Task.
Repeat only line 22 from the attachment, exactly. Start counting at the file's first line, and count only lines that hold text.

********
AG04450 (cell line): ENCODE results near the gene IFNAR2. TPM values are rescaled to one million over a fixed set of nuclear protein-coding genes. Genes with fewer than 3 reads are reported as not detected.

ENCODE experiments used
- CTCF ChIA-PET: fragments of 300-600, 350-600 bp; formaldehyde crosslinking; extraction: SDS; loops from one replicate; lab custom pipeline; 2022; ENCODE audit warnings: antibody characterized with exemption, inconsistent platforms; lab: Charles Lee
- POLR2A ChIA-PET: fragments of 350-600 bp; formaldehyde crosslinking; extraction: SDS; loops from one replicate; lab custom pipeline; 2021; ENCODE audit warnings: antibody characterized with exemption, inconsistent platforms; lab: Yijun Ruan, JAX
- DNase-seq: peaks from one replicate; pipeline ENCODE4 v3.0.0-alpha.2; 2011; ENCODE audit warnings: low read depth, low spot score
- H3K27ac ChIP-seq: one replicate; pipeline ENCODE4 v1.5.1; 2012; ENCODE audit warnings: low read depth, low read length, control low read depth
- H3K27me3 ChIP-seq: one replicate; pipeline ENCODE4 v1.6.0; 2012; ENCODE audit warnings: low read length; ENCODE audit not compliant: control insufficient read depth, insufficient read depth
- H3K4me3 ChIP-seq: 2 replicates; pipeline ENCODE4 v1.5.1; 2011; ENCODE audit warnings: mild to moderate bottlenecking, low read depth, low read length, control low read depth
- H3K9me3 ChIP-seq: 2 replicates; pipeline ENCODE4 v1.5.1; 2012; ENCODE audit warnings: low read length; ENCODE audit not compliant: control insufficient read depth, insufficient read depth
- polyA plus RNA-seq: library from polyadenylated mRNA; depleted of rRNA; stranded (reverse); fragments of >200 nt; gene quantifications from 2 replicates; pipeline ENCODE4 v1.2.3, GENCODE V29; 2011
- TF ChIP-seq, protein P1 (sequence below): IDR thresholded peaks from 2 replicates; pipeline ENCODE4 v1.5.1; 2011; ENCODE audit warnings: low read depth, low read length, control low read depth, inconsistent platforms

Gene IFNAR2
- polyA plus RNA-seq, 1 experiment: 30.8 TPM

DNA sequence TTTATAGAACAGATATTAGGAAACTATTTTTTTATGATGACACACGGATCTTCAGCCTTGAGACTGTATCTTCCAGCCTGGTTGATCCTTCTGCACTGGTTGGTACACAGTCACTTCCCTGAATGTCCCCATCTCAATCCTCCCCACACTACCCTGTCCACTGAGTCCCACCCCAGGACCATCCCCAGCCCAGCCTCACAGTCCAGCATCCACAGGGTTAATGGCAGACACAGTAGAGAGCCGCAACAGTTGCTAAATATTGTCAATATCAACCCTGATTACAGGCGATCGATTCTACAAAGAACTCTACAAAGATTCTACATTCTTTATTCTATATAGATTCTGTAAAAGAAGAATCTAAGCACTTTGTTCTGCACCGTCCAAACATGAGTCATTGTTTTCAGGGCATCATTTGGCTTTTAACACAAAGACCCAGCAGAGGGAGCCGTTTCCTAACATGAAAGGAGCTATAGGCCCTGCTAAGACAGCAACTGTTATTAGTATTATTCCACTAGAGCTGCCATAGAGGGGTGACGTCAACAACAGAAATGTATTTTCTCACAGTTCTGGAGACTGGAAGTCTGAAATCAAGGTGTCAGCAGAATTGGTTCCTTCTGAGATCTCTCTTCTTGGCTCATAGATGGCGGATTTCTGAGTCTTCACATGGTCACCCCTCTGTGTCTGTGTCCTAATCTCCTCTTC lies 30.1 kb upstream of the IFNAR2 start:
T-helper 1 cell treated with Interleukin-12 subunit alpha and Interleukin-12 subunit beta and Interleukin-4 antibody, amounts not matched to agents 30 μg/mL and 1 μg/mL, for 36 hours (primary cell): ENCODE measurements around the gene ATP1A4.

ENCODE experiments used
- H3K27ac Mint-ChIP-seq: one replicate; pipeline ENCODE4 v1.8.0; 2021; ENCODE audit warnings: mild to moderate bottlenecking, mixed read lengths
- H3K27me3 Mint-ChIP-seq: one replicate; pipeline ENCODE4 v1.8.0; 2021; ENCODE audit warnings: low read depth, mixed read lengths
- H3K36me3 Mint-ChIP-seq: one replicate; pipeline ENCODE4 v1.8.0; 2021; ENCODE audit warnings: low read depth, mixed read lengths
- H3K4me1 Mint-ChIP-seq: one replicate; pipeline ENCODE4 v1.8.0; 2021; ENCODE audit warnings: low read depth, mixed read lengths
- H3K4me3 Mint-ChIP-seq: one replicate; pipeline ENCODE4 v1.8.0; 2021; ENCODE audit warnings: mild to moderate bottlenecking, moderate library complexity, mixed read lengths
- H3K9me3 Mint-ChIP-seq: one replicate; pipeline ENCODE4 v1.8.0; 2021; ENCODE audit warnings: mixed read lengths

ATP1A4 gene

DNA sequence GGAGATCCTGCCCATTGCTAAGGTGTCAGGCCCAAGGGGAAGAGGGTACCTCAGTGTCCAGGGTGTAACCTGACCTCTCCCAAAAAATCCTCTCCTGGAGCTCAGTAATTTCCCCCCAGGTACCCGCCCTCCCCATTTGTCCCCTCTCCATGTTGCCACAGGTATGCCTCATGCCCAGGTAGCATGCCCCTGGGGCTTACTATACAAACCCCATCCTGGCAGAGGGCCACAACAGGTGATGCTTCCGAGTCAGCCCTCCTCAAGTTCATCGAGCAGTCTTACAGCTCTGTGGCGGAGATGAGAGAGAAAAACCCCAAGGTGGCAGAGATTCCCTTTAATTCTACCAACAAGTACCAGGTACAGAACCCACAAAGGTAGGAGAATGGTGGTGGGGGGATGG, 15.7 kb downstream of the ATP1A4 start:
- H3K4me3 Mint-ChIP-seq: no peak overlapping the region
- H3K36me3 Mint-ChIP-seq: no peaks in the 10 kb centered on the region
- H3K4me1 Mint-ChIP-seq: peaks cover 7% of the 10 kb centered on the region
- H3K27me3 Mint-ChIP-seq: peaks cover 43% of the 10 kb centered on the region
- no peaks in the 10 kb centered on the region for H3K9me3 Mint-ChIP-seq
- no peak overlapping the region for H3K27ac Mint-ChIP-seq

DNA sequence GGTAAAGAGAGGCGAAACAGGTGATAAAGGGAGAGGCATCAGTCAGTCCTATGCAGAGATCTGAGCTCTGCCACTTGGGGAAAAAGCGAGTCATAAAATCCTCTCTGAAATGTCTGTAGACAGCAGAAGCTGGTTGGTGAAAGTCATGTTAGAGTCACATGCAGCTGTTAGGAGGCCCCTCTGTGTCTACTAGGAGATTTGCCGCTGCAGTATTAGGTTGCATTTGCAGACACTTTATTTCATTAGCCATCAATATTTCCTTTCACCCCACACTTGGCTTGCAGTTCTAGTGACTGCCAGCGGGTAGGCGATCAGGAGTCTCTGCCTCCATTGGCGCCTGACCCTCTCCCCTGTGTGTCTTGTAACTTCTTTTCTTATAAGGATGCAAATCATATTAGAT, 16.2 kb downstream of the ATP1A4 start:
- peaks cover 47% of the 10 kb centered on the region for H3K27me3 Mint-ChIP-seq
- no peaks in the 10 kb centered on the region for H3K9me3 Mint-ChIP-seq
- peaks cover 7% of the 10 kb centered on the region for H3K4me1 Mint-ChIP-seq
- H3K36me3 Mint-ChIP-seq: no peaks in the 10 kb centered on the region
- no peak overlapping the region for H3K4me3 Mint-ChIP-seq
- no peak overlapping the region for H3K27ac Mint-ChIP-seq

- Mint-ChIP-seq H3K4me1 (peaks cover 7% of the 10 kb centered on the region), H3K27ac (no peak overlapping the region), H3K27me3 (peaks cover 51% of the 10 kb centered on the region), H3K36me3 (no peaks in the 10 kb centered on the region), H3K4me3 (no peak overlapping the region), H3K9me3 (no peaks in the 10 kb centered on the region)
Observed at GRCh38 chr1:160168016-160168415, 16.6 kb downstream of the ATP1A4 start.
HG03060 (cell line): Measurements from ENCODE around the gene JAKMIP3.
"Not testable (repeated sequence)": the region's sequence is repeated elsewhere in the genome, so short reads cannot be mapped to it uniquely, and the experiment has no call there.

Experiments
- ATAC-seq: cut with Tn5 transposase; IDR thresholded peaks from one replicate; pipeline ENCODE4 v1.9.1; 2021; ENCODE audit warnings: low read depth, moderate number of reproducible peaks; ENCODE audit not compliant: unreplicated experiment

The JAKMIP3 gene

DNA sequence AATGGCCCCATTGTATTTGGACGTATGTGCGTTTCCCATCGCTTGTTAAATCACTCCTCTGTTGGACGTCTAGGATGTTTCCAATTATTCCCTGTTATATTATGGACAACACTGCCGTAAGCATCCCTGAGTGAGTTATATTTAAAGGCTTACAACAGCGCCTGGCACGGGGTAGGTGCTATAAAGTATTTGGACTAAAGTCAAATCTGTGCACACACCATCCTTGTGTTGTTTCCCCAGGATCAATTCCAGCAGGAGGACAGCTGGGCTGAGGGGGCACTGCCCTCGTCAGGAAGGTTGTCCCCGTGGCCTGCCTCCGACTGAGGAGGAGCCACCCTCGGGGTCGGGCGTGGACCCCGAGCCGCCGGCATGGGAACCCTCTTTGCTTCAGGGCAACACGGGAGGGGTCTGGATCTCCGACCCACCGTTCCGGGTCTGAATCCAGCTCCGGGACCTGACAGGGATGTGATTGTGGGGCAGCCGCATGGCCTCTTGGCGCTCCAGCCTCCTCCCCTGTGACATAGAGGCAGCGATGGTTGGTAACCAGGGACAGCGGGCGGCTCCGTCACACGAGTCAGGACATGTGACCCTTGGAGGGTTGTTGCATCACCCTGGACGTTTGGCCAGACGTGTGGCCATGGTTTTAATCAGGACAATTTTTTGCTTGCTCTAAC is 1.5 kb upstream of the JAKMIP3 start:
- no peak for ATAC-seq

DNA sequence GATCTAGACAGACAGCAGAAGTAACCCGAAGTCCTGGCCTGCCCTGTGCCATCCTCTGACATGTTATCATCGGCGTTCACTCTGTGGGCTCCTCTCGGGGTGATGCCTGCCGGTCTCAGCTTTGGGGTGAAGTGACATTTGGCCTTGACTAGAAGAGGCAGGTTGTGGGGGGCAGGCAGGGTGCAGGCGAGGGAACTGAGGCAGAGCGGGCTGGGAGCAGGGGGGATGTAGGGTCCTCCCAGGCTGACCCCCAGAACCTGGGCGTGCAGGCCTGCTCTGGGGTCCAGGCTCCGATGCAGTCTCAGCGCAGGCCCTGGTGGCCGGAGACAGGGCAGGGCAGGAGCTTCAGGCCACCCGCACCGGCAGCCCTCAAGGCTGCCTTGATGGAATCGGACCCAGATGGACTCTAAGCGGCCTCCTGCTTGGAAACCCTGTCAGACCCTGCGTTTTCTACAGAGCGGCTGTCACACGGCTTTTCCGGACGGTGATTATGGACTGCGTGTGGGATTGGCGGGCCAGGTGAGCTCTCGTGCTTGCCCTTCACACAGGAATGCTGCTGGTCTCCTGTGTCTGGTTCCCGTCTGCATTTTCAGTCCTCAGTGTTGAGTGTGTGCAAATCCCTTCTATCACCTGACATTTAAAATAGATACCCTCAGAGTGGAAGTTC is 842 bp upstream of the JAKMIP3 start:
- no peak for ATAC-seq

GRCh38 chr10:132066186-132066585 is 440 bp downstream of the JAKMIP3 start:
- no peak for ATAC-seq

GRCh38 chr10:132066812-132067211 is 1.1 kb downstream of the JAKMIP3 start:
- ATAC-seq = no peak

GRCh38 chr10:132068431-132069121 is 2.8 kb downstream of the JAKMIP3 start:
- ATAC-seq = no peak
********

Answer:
- H3K9me3 Mint-ChIP-seq: one replicate; pipeline ENCODE4 v1.8.0; 2021; ENCODE audit warnings: mixed read lengths